In contentious cases (adversarial procedures for the settlement of a dispute), the ICJ renders a binding judgment between States that agree to submit to the Court`s judgment. Only States may be parties in contentious cases. Individuals, companies, parts of a state, NGOs, United Nations bodies and self-determination groups are excluded from direct participation in cases, although the court may receive information from public international organizations. This does not prevent non-State interests from being the subject of proceedings when one State brings an action against another. For example, in cases of “diplomatic protection”, a State may bring an action on behalf of one of its nationals or corporations.  The relationship between the ICJ and the Security Council and the separation of powers were examined by the Court in 1992 in the Pan Am case. The Court had to consider a request for interim provisional measures submitted by Libya to protect its rights, which had been violated by the threat of economic sanctions by the United Kingdom and the United States. The problem is that these sanctions have been approved by the Security Council, which could lead to a conflict between the functions of the Security Council under Chapter VII and the judicial function of the Court. The Court held, by eleven votes to five, that it could not order the interim measures requested because the rights claimed by Libya, even if legitimate under the Montreal Convention, could not prima facie be considered appropriate, since the measure had been ordered by the Security Council.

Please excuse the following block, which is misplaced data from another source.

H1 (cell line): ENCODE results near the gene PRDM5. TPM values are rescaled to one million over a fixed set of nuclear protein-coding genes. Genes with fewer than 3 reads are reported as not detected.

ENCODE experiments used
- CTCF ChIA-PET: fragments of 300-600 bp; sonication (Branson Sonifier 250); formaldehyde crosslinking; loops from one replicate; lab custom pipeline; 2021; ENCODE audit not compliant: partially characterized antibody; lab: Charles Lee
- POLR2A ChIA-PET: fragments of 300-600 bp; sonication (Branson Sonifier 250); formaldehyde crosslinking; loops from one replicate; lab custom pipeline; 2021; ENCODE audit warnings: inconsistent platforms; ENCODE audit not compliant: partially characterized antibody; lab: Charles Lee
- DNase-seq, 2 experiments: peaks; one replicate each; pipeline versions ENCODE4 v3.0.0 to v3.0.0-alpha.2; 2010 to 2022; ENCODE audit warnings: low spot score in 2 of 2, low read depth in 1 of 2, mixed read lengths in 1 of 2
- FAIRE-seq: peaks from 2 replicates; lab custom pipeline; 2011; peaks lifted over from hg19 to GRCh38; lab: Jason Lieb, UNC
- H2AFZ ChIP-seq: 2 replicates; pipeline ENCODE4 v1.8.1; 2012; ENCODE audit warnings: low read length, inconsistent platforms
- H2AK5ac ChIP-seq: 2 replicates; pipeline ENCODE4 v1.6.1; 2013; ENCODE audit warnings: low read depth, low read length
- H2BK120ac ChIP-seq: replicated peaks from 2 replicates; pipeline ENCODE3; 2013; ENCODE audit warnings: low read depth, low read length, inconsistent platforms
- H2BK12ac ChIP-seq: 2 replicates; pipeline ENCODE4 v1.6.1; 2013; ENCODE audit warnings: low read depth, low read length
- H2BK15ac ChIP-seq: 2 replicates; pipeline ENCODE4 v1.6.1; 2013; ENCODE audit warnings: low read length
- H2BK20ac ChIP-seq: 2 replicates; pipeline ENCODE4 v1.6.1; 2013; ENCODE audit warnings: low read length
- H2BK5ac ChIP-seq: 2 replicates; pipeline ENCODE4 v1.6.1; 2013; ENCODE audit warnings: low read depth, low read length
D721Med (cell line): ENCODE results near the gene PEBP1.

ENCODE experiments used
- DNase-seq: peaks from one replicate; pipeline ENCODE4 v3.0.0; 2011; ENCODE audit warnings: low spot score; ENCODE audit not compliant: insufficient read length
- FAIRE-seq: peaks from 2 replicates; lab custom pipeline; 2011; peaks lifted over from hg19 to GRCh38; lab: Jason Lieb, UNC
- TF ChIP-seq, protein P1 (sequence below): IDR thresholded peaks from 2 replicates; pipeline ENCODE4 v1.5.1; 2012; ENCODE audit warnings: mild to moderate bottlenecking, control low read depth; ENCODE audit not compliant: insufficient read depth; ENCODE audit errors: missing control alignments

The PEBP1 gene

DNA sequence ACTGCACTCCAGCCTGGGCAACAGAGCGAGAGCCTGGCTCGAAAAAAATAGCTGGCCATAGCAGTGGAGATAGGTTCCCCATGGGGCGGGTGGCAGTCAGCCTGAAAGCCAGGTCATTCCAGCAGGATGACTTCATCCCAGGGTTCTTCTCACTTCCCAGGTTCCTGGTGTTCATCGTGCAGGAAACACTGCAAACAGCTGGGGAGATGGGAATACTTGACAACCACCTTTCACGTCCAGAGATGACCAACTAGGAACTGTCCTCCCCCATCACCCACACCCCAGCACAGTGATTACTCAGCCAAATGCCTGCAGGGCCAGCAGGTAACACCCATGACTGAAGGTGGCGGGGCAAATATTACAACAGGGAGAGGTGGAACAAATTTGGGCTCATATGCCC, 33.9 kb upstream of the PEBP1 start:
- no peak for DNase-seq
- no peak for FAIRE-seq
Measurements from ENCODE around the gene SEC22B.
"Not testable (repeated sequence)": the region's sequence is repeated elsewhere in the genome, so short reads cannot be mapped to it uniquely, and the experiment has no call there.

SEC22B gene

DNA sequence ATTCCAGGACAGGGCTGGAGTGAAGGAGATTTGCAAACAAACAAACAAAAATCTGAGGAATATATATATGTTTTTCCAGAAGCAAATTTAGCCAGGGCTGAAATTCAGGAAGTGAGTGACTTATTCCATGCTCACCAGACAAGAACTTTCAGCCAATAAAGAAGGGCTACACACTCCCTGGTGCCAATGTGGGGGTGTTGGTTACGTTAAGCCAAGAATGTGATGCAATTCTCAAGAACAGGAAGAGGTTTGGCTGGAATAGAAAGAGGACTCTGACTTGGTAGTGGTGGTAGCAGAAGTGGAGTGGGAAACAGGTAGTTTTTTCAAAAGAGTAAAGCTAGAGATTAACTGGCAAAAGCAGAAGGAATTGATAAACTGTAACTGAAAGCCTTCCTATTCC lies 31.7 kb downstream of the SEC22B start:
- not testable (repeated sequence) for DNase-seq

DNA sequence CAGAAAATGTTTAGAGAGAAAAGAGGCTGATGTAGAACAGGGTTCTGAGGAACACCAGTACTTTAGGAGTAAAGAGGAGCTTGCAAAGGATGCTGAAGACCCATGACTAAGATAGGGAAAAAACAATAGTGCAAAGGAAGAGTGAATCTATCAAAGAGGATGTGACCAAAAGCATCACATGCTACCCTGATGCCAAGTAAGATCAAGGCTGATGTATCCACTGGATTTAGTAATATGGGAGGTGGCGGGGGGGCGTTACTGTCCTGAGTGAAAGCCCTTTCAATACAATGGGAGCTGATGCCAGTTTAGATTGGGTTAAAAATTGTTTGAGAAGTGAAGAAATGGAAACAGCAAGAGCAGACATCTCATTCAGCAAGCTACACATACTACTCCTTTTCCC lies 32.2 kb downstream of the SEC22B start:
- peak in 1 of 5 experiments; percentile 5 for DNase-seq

In accordance with Article 103 of the Charter of the United Nations, obligations under the Charter take precedence over other contractual obligations. Nevertheless, the Court declared the application admissible in 1998.  No decision on the merits has been made since the parties (United Kingdom, United States and Libya) settled the matter out of court in 2003. [ref. needed] There cannot be two judges who are nationals of the same country. According to article 9, the composition of the Court must represent “the principal forms of civilization and the most important legal systems in the world”. Essentially, this meant common law, civil law, and socialist law (now post-communist law). With the support of the Court, countries that have acceded to the Rome Statute system have stood up to those who in the past would not have been responsible for committing widespread and systematic international crimes.
The ICC calls on all countries to join the fight against impunity so that the perpetrators of these crimes are punished and to help prevent these crimes in the future. Article 6 of the Statute stipulates that all judges shall be elected “irrespective of their nationality from among persons of high moral character” who are either qualified for the highest judicial office in their State of origin or known as lawyers of sufficient competence in international law. The independence of the judiciary is specifically addressed in Articles 16 to 18. ICJ judges are not in a position to hold any other office or act as defence counsel. In practice, tribunal members have their own interpretation of these rules and allow them to be involved in external arbitration proceedings and to hold professional positions as long as there is no conflict of interest. A judge may be removed only unanimously by the other members of the court.  Despite these provisions, the independence of ICJ judges has been called into question. For example, in the Nicaragua case, the United States issued a communiqué emphasizing that it could not present sensitive documents to the Court because of the presence of judges from the Soviet bloc.  A majority of the Court was clearly reluctant to intervene in a dispute so that it could conflict with the Board.